Chipping Your Ride
These original Kirt's Cogitations™ may be reproduced
(no more than 5, please) provided proper credit is given to me, Kirt Blattenberger.
here to return to the Table of Contents.
Cog·i·ta·tion [koj-i-tey'-shun] – noun: Concerted
reflection; meditation; contemplation.
Kirt [kert] – proper noun: RF Cafe webmaster.
OK, so maybe you
have put on the geek glasses, donned a pocket protector and over-clocked
your PC, but what have you done for your sports car or 4WD computer
lately? Conversion kits are now available that, with a little soldering
finesse, can override your car's factory computer (engine control unit,
or ECU) to crank maximum horsepower out of your engine. To accommodate
emissions laws, lifetime wear guarantees/expectations of its moving
parts, fuel mileage goals and model-to-model variations, the ECU is
typically "mapped" for output power performance way below maximum.
The process is called "chipping" because at first it was possible to
simply replace a preprogrammed instruction chip in a socket. After 1996,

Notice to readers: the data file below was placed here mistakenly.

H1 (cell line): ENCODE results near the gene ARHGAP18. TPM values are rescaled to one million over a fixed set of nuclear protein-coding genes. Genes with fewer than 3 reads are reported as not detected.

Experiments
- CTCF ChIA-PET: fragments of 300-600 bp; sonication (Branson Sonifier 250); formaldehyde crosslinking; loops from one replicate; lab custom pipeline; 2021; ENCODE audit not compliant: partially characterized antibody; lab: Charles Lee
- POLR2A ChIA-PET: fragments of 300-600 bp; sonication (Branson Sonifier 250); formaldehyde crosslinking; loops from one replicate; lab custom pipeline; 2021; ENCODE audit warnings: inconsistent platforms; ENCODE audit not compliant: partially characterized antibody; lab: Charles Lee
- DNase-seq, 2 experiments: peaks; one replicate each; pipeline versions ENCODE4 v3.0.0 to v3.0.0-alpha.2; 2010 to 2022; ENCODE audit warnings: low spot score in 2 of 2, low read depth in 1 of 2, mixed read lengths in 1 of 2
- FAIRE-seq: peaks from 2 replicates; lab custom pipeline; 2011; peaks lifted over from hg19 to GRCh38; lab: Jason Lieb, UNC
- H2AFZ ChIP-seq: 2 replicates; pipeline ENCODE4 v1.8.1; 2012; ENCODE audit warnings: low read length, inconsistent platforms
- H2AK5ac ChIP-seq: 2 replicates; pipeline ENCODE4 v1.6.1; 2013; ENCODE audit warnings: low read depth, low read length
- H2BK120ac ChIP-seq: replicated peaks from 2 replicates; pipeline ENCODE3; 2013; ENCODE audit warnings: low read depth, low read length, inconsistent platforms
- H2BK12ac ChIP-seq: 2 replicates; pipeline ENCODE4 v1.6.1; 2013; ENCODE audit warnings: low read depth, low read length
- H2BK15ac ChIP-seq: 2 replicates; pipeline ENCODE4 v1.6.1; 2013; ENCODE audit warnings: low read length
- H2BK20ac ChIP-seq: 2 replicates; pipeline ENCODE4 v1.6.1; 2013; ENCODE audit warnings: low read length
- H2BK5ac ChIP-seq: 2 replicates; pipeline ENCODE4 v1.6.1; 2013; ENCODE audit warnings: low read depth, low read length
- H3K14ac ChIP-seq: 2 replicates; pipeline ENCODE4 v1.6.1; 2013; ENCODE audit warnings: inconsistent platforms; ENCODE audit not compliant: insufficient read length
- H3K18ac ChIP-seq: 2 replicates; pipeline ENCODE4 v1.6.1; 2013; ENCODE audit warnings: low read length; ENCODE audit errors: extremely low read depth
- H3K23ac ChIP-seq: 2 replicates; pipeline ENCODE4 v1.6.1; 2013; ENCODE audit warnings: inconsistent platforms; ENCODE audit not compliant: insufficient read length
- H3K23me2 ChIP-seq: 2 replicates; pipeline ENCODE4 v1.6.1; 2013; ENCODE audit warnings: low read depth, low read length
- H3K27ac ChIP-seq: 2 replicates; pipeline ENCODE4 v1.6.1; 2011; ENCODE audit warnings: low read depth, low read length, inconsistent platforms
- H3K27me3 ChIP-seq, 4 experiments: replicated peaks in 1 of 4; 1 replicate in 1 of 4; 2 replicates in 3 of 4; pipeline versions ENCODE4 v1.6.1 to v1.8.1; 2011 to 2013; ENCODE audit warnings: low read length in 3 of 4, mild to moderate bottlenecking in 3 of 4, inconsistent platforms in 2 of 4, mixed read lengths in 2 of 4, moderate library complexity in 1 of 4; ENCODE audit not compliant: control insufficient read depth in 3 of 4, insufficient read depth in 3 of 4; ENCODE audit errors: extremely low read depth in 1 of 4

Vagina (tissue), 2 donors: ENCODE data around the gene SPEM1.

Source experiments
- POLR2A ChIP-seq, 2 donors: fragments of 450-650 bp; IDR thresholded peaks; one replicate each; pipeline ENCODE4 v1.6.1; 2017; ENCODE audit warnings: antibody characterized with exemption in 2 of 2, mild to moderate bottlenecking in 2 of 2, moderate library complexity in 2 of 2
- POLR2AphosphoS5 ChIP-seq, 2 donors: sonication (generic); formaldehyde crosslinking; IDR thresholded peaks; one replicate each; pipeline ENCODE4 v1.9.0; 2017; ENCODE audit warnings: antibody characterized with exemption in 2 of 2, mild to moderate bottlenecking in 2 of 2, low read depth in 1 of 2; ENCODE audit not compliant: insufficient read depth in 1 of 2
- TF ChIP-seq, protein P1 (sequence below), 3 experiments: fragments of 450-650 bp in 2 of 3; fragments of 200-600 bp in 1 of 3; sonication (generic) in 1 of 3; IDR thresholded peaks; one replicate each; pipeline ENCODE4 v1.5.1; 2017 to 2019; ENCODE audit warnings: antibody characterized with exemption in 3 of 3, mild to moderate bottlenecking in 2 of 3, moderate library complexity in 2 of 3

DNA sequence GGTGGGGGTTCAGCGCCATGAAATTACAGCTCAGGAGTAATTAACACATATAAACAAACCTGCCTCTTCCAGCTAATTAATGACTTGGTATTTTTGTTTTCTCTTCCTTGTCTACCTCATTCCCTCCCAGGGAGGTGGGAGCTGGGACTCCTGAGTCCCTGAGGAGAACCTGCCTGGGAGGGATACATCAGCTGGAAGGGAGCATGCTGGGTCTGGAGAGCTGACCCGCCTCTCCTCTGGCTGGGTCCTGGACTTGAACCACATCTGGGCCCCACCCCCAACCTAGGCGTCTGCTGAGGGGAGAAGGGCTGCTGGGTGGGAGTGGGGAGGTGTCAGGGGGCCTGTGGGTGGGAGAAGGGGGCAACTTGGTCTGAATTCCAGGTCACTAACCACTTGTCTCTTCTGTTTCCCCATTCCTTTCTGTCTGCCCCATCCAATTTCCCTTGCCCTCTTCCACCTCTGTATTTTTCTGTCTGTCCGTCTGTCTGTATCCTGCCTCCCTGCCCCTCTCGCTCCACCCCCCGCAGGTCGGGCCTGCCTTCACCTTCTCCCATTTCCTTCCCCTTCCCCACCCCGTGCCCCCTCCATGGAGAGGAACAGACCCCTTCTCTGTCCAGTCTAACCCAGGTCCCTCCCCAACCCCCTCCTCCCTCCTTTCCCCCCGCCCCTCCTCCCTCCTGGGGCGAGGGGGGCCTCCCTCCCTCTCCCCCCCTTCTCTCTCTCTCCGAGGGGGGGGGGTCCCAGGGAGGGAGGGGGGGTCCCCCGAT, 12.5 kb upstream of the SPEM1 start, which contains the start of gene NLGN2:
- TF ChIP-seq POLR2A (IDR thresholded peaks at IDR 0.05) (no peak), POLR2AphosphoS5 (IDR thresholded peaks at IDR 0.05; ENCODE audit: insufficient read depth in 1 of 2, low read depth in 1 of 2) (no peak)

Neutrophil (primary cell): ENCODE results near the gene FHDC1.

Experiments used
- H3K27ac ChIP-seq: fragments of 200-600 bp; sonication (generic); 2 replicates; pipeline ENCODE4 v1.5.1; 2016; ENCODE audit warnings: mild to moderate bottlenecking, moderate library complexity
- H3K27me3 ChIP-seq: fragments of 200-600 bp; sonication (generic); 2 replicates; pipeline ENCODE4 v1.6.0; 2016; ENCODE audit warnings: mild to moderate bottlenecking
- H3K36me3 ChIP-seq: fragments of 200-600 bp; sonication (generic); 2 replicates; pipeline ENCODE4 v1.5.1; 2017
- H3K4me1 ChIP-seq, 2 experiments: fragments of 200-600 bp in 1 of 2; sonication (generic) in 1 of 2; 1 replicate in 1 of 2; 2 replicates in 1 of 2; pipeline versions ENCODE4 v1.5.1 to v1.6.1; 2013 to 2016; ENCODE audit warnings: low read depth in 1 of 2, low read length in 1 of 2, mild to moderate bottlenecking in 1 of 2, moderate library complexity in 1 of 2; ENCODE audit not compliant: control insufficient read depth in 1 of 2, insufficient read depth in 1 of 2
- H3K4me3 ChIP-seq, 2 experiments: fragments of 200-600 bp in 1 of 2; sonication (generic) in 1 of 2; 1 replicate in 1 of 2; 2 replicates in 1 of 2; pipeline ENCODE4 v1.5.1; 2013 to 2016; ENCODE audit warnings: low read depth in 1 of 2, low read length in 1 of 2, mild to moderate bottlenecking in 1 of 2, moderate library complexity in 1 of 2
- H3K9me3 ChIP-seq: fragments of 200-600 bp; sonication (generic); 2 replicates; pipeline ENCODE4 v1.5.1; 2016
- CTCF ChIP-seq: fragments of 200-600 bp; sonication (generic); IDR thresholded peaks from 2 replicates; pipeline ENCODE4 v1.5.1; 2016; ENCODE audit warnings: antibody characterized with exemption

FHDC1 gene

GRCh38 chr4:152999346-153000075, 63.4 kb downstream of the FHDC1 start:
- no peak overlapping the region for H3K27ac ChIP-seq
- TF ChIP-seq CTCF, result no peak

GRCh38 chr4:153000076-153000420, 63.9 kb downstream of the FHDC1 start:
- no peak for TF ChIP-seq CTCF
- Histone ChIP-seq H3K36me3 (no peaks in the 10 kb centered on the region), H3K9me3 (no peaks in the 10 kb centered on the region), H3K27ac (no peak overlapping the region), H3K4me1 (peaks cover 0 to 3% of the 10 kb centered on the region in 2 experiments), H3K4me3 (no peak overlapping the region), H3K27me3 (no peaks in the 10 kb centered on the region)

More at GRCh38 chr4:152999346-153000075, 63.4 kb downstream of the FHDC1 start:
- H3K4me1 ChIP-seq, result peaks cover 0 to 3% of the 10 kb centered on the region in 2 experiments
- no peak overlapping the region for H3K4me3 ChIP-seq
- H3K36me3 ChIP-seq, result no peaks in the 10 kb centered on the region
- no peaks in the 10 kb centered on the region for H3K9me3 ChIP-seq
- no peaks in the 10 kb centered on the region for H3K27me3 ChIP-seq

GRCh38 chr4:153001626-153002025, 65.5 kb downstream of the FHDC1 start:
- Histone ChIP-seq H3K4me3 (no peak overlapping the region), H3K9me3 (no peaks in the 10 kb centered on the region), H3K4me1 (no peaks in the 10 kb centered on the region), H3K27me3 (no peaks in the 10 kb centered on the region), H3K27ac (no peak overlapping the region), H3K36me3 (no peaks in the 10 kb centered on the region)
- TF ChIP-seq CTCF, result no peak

law required the IC to be soldered to the PCB to prevent chipping. As
with any other prohibited activity, enterprising geniuses figured out
how to override the system using various bolt-on/solder-on daughter
boards. Of course, your warranty is voided if the mod is discovered,
but many kits install in a way that makes them removable without much
of a trace, and some include external switches that permit switching
between turbo and stock modes while in the garage for inspection or
tune-up. An example done for Popular Science magazine increased a 1999
VW Passat's 1.8L engine from 150 hp to 205 hp. Of course, with gas prices
going the way they are, you might want to look for a kit to tame your
300 hp babe machine down to about 150 hp at the flip of a switch, instead.